Clarkson’s 2.3-litre “Inter” Ferrari saloon, very similar to the D.B.II in appearance, was nearly 11 m.p.h. slower than the “works” car from Feltham, and only Price’s open Morgan “Plus Four” (why ) and Hartwell’s Sunbeam-Talbot were slower. Incidentally, Parnell got no support front teammate Abecassis, whose D.B.II spun at Woodcote when the transmission seized – a curious failure for a car built by David Brown – and retired. Hitchings’ Cadillac-Allard failed to impress, causing Moss to wave an angry arm at it on one occasion, and drive as he might, and did, Sydney Allard’s 4-litre Allard could only get 10th place, while Watkins’ Allard lost time relieving a tyre of contact with a wing. The Allards seem outclassed today by later Anglo-American combinations such as the Nash-Healey. Holt did lots of slide-correction coining out of Stowe corner, and Moss, master of them all, had his tyres smoking here. The very informative placings read :
1st: S. Moss (Jaguar), 84.50 m.p.h., 61 min. 32 sec. 30 laps.
2nd: C. J. P. Dodson (Jaguar), 83.83 m.p.h.. 60 min. 5 sec., 29 laps.
3rd: D. Hamilton (Jaguar), 83.15 m.p.h., 60 min. 27 sec., 29 laps.
Regarding the two divisions as one race the leading placings become :
1st: S. Moss (Jaguar), 84.50 m.p.h.
2nd: C. J. P. Dodson (Jaguar), 83.83 m.p.h
3rd: T. A. D. Crook (Frazer-Nash) 83.63 m.p.h
Up to 750 c.c.: G. Wilkins and R. M. Dryden (Dyna-Panhards) 63.15 m.p.h.
Up to 1,100 c.c.: J. M. Sparrowe (Morgan) 63.90 m.p.h.
Up to 1,500 c.c.: R. W. Jacobs (M.G.) 72.66 m.p.h
Up to 2,000 c.c.: T. A. D. Crook (Frazer-Nash) 83.63 m.p.h.
Up to 3,000 c.c.: R. Parnell (Aston-Martin) 81.42 m.p.h.
Over 3,000 c.c.: S. Moss (Jaguar) 84.50 m.p.h.
Team Prize: The Frazer-Nash team (Gerard, Clarke, Winterbottom). Runners-up: The Jaguar team (Johnson, Moss, Walker).
So to the unfortunate Final of the International Trophy, unfortunate because a thunderstorm broke out over Silverstone as it was due to start and drenched the spectators, popularly estimated at 100,000. When the cars came round on lap two in clouds of spray, Parnell’s low-hung Ferrari was comfortably ahead and the crowd, as I’ve never heard a British crowd do before, forgot its discomfort and roarded approval. Moreover, Duncan Hamilton’s Talbot was second, Whitehead’s E.R.A. third, before a worried Fangio appeared. The others, three Alfa-Romeos included, were hopelessly behind, and “Bira,” as at Goodwood last year, had virtually given in to all-but-nil visibility. Moss was coining up fast in the green H.W.M. when Richardson’s R.R.A. hit a marker tin at Stowe and sent it flying. Stirling hit it and drove on with it wedged into the front suspension; he was forced to stop, to let a St. John’s man kick it clear and be push-restarted, otherwise he would have been up by Parnell. Reg. out-drove everyone, a magnificent display of skill and courage. His position round the circuit was signified by the cheers of the spectators – a British driver well ahead of Fangio, Rosier, Claes, Farina, Bonetto, Louveau, Entancelin, Sanesi, de Graffenried, Schell and Manson! The only poor consolation to the foreign drivers was that we in England have plenty of chances of driving in rain! Manzon buckled a wheel, bursting a tyre but resuming in one minute. Reg. spun at Woodcote and two Talbots collided. Fangio was opening up only along the straights, and even Parnell was able to lap at only about 62 m.p.h.
Then hail joined the rain, the track was rapidly flooding and it was said the lap-scorers couldn’t read the numbers. At this point, with six laps of the 35 completed, the Duke of Richmond and Gordon, Earl Howe and L-t.-Col. A. T. G. Gardner decided to have the race stopped. It is not right that we should offer comment, except to recall races run before the war at Brooklands in conditions quite as bad, a lady leading in one instance and cars spinning wildly and going through the fencing, and still the race was allowed to proceed. Perhaps we were tougher then, or the safety-fences deemed more adequate than Silverstone’s human-chestnut-palings!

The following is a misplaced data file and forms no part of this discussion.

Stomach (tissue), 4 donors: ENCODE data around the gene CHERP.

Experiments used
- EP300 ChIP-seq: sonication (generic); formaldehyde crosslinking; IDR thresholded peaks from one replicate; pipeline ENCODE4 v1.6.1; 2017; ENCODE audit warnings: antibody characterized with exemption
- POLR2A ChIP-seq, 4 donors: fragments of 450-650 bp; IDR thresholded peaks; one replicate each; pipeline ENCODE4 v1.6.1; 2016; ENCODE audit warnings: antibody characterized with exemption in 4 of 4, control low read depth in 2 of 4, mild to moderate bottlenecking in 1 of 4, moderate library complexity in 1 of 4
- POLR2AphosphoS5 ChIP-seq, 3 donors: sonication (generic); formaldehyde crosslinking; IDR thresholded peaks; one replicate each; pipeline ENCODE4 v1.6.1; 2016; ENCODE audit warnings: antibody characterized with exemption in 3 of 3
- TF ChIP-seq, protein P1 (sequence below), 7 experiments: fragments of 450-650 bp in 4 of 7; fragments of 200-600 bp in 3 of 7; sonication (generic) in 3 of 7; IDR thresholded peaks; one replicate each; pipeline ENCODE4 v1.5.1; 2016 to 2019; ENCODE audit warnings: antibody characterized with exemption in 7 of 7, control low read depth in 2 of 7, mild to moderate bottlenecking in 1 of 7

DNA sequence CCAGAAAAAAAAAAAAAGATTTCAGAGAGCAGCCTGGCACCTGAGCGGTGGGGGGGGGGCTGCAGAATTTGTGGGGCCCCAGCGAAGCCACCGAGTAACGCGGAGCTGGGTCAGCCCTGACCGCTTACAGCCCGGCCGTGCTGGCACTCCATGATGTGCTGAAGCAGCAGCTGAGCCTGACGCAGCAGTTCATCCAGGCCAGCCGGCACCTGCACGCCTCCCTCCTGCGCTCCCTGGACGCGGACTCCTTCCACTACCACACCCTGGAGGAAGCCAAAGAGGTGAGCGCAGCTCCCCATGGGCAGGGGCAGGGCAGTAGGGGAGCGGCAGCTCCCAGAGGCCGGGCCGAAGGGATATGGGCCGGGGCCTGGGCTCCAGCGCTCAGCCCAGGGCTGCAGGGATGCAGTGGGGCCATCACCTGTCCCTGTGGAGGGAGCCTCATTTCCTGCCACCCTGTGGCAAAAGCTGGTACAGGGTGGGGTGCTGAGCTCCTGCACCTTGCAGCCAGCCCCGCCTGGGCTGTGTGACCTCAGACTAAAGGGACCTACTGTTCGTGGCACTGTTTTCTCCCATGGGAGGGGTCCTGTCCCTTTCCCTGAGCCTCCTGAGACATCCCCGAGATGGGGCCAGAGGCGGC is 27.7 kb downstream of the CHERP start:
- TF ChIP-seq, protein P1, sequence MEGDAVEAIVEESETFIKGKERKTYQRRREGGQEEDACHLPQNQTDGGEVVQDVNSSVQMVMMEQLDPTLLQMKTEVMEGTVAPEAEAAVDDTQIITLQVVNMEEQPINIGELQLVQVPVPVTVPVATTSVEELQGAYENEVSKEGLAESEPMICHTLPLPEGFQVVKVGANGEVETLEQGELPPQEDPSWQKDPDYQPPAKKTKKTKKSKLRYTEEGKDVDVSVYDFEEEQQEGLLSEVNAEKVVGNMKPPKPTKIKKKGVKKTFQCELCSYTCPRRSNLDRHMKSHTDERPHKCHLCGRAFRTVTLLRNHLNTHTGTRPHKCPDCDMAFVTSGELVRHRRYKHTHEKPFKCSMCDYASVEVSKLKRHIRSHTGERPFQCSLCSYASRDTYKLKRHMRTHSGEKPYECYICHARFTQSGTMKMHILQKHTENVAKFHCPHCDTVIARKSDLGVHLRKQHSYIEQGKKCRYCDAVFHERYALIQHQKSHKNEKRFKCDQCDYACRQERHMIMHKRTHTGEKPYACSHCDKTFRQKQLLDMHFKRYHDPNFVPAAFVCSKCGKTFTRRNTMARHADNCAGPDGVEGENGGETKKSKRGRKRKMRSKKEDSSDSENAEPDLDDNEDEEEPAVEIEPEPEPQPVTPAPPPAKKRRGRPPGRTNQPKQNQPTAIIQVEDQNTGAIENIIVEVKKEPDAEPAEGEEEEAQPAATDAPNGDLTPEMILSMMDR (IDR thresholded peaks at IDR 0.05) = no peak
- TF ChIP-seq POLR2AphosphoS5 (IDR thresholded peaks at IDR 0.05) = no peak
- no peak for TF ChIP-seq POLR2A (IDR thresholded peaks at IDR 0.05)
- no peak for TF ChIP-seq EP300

The B.R.D.C. emphasised that the race was cancelled and the prizes awarded as a gesture; ten days later the Daily Exepress referred to Parnell’s Ferrari “in which he won the International Trophy at Silverstone”.
No doubt the already-soaked spectators would have liked Reg. to have run on to win this International race – they couldn’t have got any wetter if the race had not been called off. In fact, the placings are only of academic interest.
1st: Reg. Parnell (Thinwall Special Ferrari), 16 min. 48 sec., 6 laps
2nd: D. Hamilton (Talbot), 17 min. 9 sec., 6 laps
3rd: J. M. Fangio (Alfa-Romeo s/c), 17 min. 58 sec., 6 laps
3rd: G. Whitehead (E.R.A., s/c) 5 laps
5th: L. Rosier (Talbot), 5 laps 6th: M. Trintignant (Simca s/c), 5 laps
Eric Brandon chose Mobiloil oil, Newton shock-absorbers, Dunlop tyres and Ferodo brake linings in winning the 500-c.c. race.
Stirling Moss’ Jaguar had Newton front and Girling rear shock-absorbers, Lucas ignition and Dunlop wheels and tyres.
T. A. D. Crook’s Frazer-Nash had a Lucas coil to its Delco-Remy ignition equipment, Ferodo-lined brakes and Dunlop tyres.
During the afternoon Tommy Wisdom towed a caravan around the circuit at speed. The car, an M2 Allard, pulled the Berkeley “Messenger” faster than any caravan has yet travelled, touching 70 m.p.h. and averaging approximately 55 m.p.h. The caravan is one of the team vans entered last Easter in the French Rally de Soleil, when the three Messengers finished first, sixth and tenth out of seventy-five entries and covered the 598 miles from Paris to Cannes without losing a mark.
Bearing out the views expressed by the Editor of Motor Sport in an article in the April issue of the Berkeley Magazine, members of the Motor Sport staff lived in a caravan during the period of the meeting. The Berkeley Courier chosen proved just about the ideal mobile home, by day and by night, and the makers are quite the most courteous and progressive firm we have dealt with for a long time. Their address, and that of the above-named magazine, now retitled Modern Caravan, is 175, Great Portland Street, W.1, where they will be pleased to demonstrate all the Berkeley models and discuss any caravan matters that may puzzle you.